• A device-centric domain: the proliferation of IP-enabled wireless devices, appliances and terminals, operating in a variety of environments (home, car, public transportation, office, mall, conference center, airports), raises the challenge of supporting secure ad hoc connectivity and reconfiguration in a multiplicity of environments;

  • A service-centric domain: seamless and context-aware delivery of services calls for a clear understanding of the middleware requirements, allowing for adapting content delivery to the underlying network/device capability and to the user preferences as a function of the user context. Open architectures and open APIs are necessary to open the development of applications to competition;

  • A network-centric domain: the variety of network environments, from piconets to satellites, implies that each wireless access technology has to be able to evolve independently but be based on a common IP platform and fully support end-to-end IP connectivity, to meet the challenges (in terms of cost and bandwidth) of the core networks, and to provide for seamless integration with other wireless access technologies insofar as is economically sensible, and as market demand arises.

  • Reconfigurability is horizontal to all these domains, and should be further researched with the objective of getting wide acceptance at standardization level, particularly in what concerns network and service aspects, and arriving at a clear understanding of the regulatory implications, notably from the security point of view, of the wide diffusion of this technology.

    Optimization of scarce spectrum resources is a fundamental aspect that also requires further work on dedicated technologies, notably in the field of dynamic spectrum allocation/usage, eventually leading to spectrum sharing; novel, more efficient air interfaces; joint source and channel coding and modulation; and data compression.

    The coming together of several technological developments-ever-increasing microprocessor cost/performance ratios; efficient, smart power sources; low-power displays; wearable multimedia devices, onboard computing systems; nano-sensors; miniaturized body implants; and so on-will extend wireless connectivity and foster the emergence of body and personal area networks. This also opens new perspectives for seamless interconnection with health, transport and home automation information systems, through terrestrial or satellite-based infrastructures, with significant social and economic benefits.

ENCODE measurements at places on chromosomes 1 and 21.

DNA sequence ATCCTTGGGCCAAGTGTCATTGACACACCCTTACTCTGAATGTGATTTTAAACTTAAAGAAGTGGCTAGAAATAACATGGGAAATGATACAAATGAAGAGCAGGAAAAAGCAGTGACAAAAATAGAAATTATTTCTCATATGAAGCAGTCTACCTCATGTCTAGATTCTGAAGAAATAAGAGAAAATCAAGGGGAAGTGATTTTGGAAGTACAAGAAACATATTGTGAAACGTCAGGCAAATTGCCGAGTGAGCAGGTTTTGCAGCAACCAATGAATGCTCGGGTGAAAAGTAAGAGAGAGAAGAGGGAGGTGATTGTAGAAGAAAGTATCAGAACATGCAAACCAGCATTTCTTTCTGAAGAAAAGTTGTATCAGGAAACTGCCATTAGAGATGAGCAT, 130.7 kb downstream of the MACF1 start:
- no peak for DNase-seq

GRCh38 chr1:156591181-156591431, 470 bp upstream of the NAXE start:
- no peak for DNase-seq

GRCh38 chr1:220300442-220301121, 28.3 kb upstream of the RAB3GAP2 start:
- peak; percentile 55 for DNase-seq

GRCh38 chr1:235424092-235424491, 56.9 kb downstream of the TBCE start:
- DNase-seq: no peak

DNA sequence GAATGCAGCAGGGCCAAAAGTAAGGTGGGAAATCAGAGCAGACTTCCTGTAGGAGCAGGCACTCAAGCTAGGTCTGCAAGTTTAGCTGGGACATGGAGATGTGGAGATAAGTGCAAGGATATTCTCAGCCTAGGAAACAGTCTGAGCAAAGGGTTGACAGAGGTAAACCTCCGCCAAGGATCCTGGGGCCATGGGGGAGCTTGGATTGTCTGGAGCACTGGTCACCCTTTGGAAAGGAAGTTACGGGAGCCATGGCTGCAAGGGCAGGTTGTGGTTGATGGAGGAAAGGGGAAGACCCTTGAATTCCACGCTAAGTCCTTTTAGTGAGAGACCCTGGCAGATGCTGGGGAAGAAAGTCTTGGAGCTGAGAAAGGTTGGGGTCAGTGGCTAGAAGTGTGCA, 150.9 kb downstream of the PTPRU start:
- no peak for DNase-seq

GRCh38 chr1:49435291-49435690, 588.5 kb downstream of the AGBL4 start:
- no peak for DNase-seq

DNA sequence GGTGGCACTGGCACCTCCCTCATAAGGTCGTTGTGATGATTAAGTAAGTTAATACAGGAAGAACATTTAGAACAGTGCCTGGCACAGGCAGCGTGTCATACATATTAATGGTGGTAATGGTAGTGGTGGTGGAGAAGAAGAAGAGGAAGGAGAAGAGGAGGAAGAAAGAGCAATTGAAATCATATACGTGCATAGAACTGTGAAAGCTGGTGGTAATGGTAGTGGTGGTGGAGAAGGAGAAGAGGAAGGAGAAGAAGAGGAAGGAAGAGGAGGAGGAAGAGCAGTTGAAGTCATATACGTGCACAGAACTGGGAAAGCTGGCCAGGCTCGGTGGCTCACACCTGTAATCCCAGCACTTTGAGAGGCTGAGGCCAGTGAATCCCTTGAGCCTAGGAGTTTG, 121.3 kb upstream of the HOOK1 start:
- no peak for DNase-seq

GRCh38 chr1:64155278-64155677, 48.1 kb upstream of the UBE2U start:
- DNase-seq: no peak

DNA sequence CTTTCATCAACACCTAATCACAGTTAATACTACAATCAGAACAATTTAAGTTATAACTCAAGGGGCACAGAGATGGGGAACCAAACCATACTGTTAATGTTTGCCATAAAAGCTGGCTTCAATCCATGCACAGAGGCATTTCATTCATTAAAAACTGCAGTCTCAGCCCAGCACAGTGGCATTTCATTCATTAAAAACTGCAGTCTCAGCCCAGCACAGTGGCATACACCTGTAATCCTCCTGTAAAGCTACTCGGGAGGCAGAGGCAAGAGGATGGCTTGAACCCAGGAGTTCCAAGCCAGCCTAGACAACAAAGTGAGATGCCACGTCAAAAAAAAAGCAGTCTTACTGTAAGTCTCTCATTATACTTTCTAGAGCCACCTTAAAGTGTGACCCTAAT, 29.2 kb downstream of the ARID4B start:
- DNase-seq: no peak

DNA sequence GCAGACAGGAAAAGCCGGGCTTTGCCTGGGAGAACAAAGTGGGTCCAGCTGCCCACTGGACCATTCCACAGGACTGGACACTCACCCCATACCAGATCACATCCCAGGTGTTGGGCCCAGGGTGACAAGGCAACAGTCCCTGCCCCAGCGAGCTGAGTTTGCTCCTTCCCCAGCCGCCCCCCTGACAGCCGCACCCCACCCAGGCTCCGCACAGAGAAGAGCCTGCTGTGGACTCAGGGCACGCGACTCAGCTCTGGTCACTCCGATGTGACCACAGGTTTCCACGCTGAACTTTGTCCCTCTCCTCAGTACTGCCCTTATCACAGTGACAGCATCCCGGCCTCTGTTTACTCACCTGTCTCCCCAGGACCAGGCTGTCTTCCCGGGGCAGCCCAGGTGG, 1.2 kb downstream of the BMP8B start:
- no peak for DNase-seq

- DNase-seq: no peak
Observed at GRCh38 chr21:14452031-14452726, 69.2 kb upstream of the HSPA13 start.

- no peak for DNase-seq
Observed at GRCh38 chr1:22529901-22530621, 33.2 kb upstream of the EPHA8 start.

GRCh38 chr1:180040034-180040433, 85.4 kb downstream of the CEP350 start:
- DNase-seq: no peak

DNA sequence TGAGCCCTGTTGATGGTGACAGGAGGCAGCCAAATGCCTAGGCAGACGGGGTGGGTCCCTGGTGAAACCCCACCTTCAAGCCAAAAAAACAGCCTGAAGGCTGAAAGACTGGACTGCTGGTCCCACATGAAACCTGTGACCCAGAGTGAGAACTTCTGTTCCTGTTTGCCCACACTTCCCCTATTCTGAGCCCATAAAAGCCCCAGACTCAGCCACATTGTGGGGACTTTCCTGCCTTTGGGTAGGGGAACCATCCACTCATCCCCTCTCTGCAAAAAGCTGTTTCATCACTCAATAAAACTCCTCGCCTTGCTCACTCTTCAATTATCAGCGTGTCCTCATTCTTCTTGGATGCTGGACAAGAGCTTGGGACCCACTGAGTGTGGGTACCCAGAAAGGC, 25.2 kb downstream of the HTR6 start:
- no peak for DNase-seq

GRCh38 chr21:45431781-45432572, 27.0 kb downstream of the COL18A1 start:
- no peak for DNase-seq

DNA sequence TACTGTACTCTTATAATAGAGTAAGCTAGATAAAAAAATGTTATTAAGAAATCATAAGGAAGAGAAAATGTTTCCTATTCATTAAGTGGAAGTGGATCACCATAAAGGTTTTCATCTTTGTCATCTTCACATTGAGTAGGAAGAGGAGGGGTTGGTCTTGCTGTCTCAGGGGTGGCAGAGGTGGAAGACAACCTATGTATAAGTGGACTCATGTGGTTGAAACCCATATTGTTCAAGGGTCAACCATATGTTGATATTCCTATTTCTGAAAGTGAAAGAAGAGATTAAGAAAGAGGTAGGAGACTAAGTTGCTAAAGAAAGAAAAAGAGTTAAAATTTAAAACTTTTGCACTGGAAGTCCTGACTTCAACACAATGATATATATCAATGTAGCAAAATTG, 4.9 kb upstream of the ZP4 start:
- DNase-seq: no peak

The implementation of a 'wireless ambient intelligence' scenario-which means that computing power and wireless networking can be embedded and is accessible everywhere in our living and working environment-opens a new range of socioeconomic issues that should be addressed in order to fully assess the societal, economic and industrial impact of the wider deployment and convergence of a multiplicity of technologies.

    Finally, this work should take into account the international context, where major initiatives have already been launched, notably in Japan (4G plan and the rollout of IPv6) and ITU (development of a vision for systems beyond 3G). Spectrum issues (e.g., allocations, interference, EMC, etc.) require that the work in this domain takes into account the work of European and international institutions.

    It's Regulation Week on TheFeature. Be sure to check back daily for original reports, interviews, analysis and discussion covering the mobile data industry!

    Jeff Goldman is a freelance writer covering a wide range of topics for a number of online journals. He currently writes regular articles for's ISP-Planet. Brought up in Belgium, Jeff spent the last decade in New York, Chicago and London; he now lives in Los Angeles.